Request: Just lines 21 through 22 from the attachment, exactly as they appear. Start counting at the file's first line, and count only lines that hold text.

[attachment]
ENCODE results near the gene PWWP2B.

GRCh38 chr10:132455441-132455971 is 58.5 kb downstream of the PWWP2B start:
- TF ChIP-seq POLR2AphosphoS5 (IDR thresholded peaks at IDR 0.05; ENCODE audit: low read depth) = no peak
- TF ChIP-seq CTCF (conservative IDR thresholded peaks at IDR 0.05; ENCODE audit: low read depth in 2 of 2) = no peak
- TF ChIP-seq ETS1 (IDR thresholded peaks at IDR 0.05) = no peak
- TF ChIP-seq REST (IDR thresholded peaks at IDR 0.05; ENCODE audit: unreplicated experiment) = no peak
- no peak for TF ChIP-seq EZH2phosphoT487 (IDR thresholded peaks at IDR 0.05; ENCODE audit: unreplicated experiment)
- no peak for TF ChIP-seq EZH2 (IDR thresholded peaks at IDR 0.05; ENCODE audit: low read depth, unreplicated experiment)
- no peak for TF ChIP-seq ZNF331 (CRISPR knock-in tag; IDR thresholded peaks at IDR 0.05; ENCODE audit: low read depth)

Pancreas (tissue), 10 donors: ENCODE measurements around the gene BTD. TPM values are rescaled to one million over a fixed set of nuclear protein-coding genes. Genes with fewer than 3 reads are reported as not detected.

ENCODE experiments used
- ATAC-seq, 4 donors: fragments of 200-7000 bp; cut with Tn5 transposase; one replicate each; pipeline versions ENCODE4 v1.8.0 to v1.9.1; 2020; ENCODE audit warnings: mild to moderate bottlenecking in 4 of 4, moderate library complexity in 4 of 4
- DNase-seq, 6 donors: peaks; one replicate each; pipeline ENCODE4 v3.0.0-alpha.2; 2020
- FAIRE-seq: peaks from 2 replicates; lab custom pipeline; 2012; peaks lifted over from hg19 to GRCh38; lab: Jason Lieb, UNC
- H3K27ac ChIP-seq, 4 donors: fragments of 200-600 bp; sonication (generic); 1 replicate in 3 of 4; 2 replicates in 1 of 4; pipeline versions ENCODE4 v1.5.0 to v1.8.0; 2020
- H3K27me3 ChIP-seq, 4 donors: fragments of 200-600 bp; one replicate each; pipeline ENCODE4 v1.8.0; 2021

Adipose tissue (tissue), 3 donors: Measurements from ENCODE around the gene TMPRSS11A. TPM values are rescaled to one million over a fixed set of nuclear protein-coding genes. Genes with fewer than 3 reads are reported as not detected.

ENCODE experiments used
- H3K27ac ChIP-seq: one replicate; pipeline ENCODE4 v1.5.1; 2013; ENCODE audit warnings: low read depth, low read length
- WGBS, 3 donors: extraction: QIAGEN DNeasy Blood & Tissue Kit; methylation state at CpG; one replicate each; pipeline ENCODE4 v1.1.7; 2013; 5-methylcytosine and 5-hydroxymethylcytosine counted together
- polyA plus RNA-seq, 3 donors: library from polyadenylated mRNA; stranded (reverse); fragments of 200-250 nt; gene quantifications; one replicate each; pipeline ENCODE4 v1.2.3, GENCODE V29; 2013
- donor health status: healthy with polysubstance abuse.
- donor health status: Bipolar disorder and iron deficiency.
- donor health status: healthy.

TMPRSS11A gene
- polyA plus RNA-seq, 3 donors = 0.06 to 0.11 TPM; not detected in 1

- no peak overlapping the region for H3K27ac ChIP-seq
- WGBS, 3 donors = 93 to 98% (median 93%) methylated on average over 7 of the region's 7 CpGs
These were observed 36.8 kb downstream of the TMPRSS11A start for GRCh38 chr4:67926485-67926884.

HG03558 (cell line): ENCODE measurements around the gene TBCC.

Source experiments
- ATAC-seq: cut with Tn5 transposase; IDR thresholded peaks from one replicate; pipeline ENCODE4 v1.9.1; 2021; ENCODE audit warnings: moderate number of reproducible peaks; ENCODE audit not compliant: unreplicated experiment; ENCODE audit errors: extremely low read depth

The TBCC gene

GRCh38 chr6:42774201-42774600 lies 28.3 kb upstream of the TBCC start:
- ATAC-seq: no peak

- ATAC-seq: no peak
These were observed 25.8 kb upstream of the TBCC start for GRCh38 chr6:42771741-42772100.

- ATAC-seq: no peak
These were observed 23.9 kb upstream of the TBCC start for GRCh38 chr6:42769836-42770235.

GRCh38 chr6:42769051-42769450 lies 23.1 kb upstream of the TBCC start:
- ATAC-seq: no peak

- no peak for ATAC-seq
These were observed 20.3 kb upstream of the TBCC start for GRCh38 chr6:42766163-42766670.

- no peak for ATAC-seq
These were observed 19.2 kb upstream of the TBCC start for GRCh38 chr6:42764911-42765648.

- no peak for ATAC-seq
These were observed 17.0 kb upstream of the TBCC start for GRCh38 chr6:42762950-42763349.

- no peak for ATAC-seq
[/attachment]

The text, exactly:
- polyA plus RNA-seq, 3 donors: library from polyadenylated mRNA; stranded (reverse); fragments of 200-250 nt; gene quantifications; one replicate each; pipeline ENCODE4 v1.2.3, GENCODE V29; 2013
- donor health status: healthy with polysubstance abuse.